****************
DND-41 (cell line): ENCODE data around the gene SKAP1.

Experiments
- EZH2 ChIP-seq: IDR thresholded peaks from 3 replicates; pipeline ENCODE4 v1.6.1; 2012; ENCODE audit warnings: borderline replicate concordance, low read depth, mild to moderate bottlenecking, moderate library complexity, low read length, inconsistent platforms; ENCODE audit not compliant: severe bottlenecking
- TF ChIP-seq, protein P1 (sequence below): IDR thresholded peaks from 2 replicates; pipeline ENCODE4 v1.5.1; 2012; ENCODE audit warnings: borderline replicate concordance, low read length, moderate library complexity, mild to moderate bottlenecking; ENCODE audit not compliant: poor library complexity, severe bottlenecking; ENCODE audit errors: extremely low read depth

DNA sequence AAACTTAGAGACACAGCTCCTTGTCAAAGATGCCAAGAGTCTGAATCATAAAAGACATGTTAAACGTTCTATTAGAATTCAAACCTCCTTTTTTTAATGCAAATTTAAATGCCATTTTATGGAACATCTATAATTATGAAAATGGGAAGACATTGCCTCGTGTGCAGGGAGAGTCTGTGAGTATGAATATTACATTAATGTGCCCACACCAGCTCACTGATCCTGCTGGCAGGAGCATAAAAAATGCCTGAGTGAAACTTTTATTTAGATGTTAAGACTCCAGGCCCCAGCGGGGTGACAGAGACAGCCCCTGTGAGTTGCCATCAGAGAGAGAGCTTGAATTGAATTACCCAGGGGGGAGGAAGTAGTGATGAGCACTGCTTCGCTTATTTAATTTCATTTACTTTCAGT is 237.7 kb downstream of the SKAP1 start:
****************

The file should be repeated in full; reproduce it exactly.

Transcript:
DND-41 (cell line): ENCODE data around the gene SKAP1.

Experiments
- EZH2 ChIP-seq: IDR thresholded peaks from 3 replicates; pipeline ENCODE4 v1.6.1; 2012; ENCODE audit warnings: borderline replicate concordance, low read depth, mild to moderate bottlenecking, moderate library complexity, low read length, inconsistent platforms; ENCODE audit not compliant: severe bottlenecking
- TF ChIP-seq, protein P1 (sequence below): IDR thresholded peaks from 2 replicates; pipeline ENCODE4 v1.5.1; 2012; ENCODE audit warnings: borderline replicate concordance, low read length, moderate library complexity, mild to moderate bottlenecking; ENCODE audit not compliant: poor library complexity, severe bottlenecking; ENCODE audit errors: extremely low read depth

DNA sequence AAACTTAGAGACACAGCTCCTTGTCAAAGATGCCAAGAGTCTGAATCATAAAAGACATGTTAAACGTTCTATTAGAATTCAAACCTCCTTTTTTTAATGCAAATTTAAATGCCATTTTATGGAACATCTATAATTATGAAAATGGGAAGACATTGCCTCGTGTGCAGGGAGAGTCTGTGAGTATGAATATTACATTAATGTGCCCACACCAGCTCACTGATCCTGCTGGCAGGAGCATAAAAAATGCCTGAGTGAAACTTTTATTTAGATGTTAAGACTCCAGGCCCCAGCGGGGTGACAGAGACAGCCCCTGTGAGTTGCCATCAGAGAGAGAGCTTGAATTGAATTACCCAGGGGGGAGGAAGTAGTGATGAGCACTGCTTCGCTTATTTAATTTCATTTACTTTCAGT is 237.7 kb downstream of the SKAP1 start: